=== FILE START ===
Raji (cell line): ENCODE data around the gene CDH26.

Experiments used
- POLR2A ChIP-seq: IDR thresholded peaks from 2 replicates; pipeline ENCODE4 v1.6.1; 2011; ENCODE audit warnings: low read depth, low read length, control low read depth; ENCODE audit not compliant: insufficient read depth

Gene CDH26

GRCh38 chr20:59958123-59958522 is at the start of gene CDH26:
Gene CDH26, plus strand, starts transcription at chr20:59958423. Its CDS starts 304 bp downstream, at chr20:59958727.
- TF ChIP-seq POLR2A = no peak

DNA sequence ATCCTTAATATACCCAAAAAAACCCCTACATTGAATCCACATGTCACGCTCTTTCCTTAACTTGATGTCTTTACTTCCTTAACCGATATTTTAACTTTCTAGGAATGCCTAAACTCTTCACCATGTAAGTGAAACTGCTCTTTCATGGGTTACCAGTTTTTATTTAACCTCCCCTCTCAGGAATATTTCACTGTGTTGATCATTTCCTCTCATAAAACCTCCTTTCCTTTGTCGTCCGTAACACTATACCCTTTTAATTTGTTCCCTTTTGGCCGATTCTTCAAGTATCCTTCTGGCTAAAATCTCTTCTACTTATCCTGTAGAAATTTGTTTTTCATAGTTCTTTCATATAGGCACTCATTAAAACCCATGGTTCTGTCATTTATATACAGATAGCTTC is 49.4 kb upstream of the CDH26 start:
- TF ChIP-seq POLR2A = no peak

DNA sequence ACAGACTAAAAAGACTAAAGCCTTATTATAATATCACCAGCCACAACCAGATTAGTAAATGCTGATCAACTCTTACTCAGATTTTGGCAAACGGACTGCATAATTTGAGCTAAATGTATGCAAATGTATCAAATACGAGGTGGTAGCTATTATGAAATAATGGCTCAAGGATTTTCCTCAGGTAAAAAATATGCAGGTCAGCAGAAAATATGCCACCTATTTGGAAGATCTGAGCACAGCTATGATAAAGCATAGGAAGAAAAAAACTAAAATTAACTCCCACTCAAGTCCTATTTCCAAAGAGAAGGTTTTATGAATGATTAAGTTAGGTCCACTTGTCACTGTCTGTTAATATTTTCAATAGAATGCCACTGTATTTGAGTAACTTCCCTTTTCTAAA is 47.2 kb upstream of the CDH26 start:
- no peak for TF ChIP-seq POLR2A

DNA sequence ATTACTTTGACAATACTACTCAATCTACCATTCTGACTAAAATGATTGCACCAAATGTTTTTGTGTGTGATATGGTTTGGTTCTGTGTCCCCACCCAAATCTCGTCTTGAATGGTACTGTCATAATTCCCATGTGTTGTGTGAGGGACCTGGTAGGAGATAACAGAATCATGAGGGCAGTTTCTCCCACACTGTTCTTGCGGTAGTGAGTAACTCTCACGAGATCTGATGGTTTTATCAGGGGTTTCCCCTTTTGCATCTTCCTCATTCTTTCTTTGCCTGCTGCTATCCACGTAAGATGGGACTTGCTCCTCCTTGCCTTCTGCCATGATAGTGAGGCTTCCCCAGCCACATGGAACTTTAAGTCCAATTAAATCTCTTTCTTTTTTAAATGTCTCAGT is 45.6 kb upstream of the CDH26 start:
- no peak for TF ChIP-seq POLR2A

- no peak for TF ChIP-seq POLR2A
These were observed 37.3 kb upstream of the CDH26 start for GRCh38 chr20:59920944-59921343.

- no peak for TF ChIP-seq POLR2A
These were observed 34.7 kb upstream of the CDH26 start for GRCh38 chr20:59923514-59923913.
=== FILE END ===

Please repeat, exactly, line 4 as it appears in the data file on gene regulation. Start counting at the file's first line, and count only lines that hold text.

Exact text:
Gene CDH26